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Justice Minister backs Garda forum after dozens of Galway students report sexual assaults

Justice Minister Charlie Flanagan has said that he supports an urgent forum of the Gardaí, Rape Crisis Centres, and Colleges after reports of up to 50 students being sexually assaulted in Galway.

The Minister was responding to a question in the Dáil from Fianna Fáil leader Micheál Martin.

Mr Martin expressed alarm at news this week that 45 – 50 students in Galway have reported being raped or sexually assaulted in the past six months, and three students in Cork have reported being raped since the start of the college year.

The Opposition leader said that, “The most alarming fact is the three women did not feel they could go to the Garda because of the circumstances of the sexual assault and the rape.”

“They went to the rape crisis centre. They felt it was their own fault as alcohol was involved. Two of the three women have already dropped out of college.”

When news of the high number of students becoming victims of sexual assault came out this week, Executive Director of Galway Rape Crisis Centre Cathy Connolly said that September and October are busy months for them when the college year begins.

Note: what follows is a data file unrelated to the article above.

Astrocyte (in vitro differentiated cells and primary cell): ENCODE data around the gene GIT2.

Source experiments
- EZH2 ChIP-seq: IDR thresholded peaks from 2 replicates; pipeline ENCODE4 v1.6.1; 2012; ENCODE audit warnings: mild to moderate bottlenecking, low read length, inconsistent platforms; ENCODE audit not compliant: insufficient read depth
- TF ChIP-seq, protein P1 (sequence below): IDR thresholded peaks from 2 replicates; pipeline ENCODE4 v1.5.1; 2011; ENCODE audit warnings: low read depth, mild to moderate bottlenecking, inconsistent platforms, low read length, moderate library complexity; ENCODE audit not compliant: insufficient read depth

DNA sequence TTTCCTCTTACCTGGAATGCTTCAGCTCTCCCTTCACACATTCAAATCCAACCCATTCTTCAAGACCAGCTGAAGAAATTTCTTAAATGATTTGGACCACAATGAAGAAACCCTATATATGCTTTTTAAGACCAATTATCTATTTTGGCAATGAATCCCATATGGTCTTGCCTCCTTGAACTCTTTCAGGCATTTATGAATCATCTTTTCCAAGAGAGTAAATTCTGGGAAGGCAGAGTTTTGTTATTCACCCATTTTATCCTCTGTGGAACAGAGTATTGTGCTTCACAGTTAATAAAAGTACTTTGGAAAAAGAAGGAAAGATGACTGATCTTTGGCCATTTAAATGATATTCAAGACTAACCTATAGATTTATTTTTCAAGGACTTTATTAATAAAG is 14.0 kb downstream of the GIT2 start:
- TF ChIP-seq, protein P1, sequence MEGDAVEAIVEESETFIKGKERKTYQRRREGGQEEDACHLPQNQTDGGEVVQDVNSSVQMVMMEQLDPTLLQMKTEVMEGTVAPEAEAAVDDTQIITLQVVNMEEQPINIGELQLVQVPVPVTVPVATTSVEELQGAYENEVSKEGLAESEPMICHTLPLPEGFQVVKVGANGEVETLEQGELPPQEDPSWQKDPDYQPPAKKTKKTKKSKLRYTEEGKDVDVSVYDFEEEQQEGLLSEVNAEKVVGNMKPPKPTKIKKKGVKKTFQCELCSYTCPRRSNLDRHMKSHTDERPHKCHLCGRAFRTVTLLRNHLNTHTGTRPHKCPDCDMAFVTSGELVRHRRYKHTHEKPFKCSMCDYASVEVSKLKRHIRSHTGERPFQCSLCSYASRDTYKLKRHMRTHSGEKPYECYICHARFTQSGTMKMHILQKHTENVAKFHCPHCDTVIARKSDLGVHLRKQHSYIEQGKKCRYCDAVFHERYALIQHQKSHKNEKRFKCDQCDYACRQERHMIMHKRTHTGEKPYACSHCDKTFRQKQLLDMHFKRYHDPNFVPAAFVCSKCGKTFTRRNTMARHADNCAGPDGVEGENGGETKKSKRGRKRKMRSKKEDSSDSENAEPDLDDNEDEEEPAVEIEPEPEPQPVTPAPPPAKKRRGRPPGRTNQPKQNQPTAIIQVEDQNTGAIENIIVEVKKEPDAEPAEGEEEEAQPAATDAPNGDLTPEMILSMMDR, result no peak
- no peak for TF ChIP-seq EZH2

She warned that the reports from Cork likely don’t show the true number of people being sexually assaulted and raped, as many victims will go months or more before the feel able to report it.

Deputy Martin asked the Minister to, “convene an urgent forum involving the Garda Commissioner, representatives of the Rape Crisis Network, leaders of third-level institutions and the Higher Education Authority to begin the process of looking at this in a more comprehensive way than we have done to date.”

The Justice Minister’s response

Minister Flanagan said that he was equally concerned by the reports and has been meeting with garda management and other advocacy groups about the problem.

“There is merit in making contact with the management teams in our third-level colleges,” he said, ” I acknowledge the importance of the Garda protective services unit, which is engaged on the ground in ensuring those who report crime of a sexual nature are dealt with in a most compassionate and comprehensive way.”

He urged any young person, and women in particular, who are sexually assaulted or rape to, “report the matter to the Garda Síochána where there are structures available.”

The Minister finished by referring to the review of how sexual offences are reported and prosecuted underway by NUI Galway Professor of Law and practicing barrister Tom O’Malley.

Briain Kelly
Email: news@galwaydaily.com
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